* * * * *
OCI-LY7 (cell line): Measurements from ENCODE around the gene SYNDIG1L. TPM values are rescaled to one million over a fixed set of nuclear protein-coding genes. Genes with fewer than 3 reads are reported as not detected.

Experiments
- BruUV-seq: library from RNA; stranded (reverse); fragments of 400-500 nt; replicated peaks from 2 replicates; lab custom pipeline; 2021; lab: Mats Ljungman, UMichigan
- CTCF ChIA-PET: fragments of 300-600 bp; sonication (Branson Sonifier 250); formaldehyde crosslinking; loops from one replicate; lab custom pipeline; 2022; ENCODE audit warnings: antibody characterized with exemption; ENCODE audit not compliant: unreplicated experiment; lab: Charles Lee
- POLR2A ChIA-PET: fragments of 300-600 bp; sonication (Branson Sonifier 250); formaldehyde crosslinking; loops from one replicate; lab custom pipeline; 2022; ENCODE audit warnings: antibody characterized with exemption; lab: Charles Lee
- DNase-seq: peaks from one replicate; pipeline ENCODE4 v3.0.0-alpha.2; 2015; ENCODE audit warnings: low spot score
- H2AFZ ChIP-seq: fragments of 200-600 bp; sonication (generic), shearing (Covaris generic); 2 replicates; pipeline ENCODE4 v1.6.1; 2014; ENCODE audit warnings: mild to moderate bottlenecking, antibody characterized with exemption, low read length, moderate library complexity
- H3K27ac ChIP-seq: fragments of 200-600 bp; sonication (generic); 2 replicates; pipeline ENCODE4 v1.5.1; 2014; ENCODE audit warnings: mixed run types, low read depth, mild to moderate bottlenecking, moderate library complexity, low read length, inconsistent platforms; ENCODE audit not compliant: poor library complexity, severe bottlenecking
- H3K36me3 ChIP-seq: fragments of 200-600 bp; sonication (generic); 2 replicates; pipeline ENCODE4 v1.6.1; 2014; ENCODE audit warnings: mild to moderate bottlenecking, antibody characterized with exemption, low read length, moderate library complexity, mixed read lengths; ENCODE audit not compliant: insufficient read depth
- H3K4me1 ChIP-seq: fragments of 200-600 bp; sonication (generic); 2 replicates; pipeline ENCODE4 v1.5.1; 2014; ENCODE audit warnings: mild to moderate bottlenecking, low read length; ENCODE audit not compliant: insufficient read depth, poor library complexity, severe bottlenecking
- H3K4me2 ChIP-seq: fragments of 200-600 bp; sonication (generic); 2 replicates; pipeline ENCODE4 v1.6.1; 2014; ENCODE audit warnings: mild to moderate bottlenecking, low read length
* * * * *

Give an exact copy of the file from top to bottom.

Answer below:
OCI-LY7 (cell line): Measurements from ENCODE around the gene SYNDIG1L. TPM values are rescaled to one million over a fixed set of nuclear protein-coding genes. Genes with fewer than 3 reads are reported as not detected.

Experiments
- BruUV-seq: library from RNA; stranded (reverse); fragments of 400-500 nt; replicated peaks from 2 replicates; lab custom pipeline; 2021; lab: Mats Ljungman, UMichigan
- CTCF ChIA-PET: fragments of 300-600 bp; sonication (Branson Sonifier 250); formaldehyde crosslinking; loops from one replicate; lab custom pipeline; 2022; ENCODE audit warnings: antibody characterized with exemption; ENCODE audit not compliant: unreplicated experiment; lab: Charles Lee
- POLR2A ChIA-PET: fragments of 300-600 bp; sonication (Branson Sonifier 250); formaldehyde crosslinking; loops from one replicate; lab custom pipeline; 2022; ENCODE audit warnings: antibody characterized with exemption; lab: Charles Lee
- DNase-seq: peaks from one replicate; pipeline ENCODE4 v3.0.0-alpha.2; 2015; ENCODE audit warnings: low spot score
- H2AFZ ChIP-seq: fragments of 200-600 bp; sonication (generic), shearing (Covaris generic); 2 replicates; pipeline ENCODE4 v1.6.1; 2014; ENCODE audit warnings: mild to moderate bottlenecking, antibody characterized with exemption, low read length, moderate library complexity
- H3K27ac ChIP-seq: fragments of 200-600 bp; sonication (generic); 2 replicates; pipeline ENCODE4 v1.5.1; 2014; ENCODE audit warnings: mixed run types, low read depth, mild to moderate bottlenecking, moderate library complexity, low read length, inconsistent platforms; ENCODE audit not compliant: poor library complexity, severe bottlenecking
- H3K36me3 ChIP-seq: fragments of 200-600 bp; sonication (generic); 2 replicates; pipeline ENCODE4 v1.6.1; 2014; ENCODE audit warnings: mild to moderate bottlenecking, antibody characterized with exemption, low read length, moderate library complexity, mixed read lengths; ENCODE audit not compliant: insufficient read depth
- H3K4me1 ChIP-seq: fragments of 200-600 bp; sonication (generic); 2 replicates; pipeline ENCODE4 v1.5.1; 2014; ENCODE audit warnings: mild to moderate bottlenecking, low read length; ENCODE audit not compliant: insufficient read depth, poor library complexity, severe bottlenecking
- H3K4me2 ChIP-seq: fragments of 200-600 bp; sonication (generic); 2 replicates; pipeline ENCODE4 v1.6.1; 2014; ENCODE audit warnings: mild to moderate bottlenecking, low read length